Bloc

Michel Bellehumeur Bloc Berthier—Montcalm, QC

Mr. Chairman, I think the minister either did not understand my question or could not find the clause.

I realize that according to the bill-and now I am going beyond clause 1, because this goes further than clause 1-the individual must have committed a criminal offence. As for "possession without lawful excuse of an explosive substance", we do not see the leaders going around with sticks of dynamite in the trunks of their cars. And as for "possession in association with a criminal organization", the person who manufactures explosive substances or has them in his possession is not one of the leaders either.

Among all the offences the minister included in Bill C-95, not one has a direct impact on the leaders, not one, otherwise the minister would have told me which clause. Even if we consider the definitions at the very beginning under "criminal organization", it says "having as one of its primary activities the commission of indictable offence"-we know that the dirty work is not done by the leaders. We do not see the mafia bosses installing dynamite. Neither do we see the leaders of biker gangs installing dynamite and doing all these things that are harmful to society.

I do not understand the hon. member opposite who says it is not enough, who says he has the support of Canadian chiefs of police and all police forces in Canada and in Quebec and who tells me that in Quebec, people are very satisfied with this. Sure, we are very satisfied, but once the minister got going, he should have done more. It is not true that all chiefs of police and all police forces say that this bill mainly affects the leaders. This is a misrepresentation of the truth, because this is not what is happening in Quebec. It is not the opinion of the people who commented on this bill.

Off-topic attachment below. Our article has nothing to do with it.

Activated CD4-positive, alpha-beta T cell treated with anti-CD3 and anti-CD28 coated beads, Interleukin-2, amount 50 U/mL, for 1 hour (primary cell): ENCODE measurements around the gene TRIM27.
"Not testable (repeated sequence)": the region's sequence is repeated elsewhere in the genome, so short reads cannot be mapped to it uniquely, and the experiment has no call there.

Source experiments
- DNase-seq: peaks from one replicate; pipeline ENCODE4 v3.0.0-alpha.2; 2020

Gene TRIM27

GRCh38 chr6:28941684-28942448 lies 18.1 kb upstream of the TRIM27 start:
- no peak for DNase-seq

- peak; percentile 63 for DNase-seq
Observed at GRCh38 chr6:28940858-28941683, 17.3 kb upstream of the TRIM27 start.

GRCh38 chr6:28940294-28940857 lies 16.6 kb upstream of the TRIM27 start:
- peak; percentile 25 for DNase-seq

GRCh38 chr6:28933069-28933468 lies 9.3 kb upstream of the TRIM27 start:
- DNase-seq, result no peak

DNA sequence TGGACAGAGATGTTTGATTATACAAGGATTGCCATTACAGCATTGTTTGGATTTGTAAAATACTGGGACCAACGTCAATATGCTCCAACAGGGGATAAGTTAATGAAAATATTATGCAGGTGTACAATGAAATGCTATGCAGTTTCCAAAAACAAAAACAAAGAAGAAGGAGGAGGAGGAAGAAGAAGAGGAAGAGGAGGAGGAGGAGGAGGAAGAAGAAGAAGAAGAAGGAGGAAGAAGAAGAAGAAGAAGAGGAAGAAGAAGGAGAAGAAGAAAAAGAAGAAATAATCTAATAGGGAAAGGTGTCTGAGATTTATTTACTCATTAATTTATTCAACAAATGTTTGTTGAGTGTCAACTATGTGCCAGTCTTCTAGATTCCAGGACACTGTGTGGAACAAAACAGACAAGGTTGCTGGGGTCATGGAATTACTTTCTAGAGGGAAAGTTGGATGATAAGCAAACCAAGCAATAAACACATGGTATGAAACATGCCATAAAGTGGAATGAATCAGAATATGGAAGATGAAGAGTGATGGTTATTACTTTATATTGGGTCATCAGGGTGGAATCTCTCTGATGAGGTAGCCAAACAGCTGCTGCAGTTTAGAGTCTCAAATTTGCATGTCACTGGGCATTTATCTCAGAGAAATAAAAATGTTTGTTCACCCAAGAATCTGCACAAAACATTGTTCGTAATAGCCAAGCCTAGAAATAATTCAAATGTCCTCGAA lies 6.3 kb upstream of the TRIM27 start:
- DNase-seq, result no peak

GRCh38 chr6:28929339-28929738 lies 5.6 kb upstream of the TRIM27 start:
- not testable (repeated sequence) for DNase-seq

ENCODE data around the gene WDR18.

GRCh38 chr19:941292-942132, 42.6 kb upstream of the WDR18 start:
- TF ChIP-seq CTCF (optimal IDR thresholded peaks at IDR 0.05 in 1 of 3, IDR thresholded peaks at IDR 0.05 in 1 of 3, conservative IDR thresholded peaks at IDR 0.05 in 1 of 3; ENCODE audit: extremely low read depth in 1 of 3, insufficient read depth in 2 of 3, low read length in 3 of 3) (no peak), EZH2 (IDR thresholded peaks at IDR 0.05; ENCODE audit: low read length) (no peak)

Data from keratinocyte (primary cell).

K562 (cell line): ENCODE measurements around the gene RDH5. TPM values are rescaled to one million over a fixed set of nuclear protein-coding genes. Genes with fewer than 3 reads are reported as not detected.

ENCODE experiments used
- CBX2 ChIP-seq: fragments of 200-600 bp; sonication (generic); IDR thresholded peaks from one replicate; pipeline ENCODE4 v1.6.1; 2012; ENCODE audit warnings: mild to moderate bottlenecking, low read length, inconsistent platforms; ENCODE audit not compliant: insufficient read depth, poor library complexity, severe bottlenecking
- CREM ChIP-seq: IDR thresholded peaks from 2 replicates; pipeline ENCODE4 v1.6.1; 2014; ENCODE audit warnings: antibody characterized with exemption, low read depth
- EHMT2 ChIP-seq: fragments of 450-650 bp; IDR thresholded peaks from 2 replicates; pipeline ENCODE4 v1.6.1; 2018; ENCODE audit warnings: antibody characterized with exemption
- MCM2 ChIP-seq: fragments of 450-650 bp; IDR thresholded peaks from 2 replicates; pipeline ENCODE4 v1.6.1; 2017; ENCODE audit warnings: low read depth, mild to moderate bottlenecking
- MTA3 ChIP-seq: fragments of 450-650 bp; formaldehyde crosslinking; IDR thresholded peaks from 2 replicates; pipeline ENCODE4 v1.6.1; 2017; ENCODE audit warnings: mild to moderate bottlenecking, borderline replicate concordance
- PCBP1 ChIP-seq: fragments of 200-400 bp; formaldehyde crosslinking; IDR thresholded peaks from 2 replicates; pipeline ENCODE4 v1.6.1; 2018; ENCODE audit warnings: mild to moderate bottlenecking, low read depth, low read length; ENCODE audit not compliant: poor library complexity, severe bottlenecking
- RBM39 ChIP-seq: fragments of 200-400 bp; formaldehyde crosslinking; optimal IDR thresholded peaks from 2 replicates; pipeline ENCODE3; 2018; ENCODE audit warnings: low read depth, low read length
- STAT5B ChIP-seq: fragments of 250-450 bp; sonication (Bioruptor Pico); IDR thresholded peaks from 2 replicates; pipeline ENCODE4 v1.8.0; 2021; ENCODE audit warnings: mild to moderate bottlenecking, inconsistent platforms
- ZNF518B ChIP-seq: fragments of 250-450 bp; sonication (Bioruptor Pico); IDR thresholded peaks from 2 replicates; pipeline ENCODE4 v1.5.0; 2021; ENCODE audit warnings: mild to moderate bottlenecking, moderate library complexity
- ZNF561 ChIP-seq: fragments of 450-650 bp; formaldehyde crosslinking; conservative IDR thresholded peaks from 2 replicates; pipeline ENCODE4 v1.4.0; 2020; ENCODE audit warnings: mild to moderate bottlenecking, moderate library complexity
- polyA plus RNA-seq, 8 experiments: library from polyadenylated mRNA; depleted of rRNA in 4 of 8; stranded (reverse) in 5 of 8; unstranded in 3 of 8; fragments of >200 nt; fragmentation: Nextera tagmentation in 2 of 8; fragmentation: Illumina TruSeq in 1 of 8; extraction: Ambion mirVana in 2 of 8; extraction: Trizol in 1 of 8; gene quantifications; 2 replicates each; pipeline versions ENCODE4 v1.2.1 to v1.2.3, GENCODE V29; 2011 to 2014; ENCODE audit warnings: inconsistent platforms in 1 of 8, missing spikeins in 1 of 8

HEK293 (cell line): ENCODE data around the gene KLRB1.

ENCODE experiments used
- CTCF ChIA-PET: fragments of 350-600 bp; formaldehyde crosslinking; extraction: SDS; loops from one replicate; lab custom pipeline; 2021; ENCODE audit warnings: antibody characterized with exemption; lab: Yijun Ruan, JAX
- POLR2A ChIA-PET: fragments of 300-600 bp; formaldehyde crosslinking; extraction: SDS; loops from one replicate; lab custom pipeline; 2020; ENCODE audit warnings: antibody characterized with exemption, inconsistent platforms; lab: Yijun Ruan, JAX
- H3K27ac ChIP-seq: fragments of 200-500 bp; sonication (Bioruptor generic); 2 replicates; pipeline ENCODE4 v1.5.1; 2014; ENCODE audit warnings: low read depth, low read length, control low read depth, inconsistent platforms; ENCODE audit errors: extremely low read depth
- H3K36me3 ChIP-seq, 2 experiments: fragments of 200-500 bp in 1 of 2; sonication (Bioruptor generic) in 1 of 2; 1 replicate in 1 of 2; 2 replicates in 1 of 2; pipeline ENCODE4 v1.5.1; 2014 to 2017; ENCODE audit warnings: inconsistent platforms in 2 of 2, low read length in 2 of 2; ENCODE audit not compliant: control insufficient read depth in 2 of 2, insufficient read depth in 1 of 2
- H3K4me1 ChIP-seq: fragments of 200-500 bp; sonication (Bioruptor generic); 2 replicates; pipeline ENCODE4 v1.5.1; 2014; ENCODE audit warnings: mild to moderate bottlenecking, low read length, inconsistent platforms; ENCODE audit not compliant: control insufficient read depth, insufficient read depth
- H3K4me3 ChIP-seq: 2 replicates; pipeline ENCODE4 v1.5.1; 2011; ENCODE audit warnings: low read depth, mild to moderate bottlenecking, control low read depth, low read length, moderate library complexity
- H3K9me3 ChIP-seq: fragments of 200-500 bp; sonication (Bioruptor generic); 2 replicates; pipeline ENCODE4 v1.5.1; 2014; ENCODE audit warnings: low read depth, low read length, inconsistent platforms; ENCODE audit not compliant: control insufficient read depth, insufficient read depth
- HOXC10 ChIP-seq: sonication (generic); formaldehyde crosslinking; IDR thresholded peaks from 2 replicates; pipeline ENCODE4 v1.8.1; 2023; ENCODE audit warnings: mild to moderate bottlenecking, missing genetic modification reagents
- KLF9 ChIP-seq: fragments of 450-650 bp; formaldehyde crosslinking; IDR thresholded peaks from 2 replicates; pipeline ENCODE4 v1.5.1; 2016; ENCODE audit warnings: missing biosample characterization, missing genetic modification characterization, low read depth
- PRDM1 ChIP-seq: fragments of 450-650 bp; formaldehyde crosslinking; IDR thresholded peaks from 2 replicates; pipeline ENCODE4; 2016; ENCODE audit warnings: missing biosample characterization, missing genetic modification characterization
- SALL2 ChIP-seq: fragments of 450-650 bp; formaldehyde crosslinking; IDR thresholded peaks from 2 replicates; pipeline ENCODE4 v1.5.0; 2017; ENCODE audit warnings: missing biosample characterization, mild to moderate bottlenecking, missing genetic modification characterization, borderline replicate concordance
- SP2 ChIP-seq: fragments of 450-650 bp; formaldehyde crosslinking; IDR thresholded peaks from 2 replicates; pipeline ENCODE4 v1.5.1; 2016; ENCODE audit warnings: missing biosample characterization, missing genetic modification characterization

I realize this is a step forward, but that is not enough. I again want to ask the minister to show me which clause in the bill refers specifically to the leaders, to those who are responsible for the biker gangs, those who do the planning, who give the orders for jobs in Quebec or elsewhere in Canada.

The minister said in the House earlier that he met the mother of young Desrochers. According to this bill, the police is given additional powers to carry out investigations and to try and find out who installed the bomb and why. Unless I am mistaken, the person who ordered this particular job, the leader who was behind all this is not affected by Bill C-95, and correct me if I am wrong. So I am asking the minister where in Bill C-95 we can find the provisions that affect leaders.

Even so the bill is a step forward. Before, there was nothing. Thanks to the Bloc Quebecois, the government decided to act. The minister says he has been working on this for 18 months, but we have been asking questions for at least two years about this issue. He said there was no problem, that the police had all the elements they needed to conduct their investigations, and so forth.

And then all of a sudden, he told us he had been examining this aspect for 18 months, probably very secretly, because he never told us he was looking into this. He even said that the Bloc Quebecois was mistaken and that it wanted to make political capital with an issue like this. By the way, I think it is odd we are considering this bill one week before an election is called.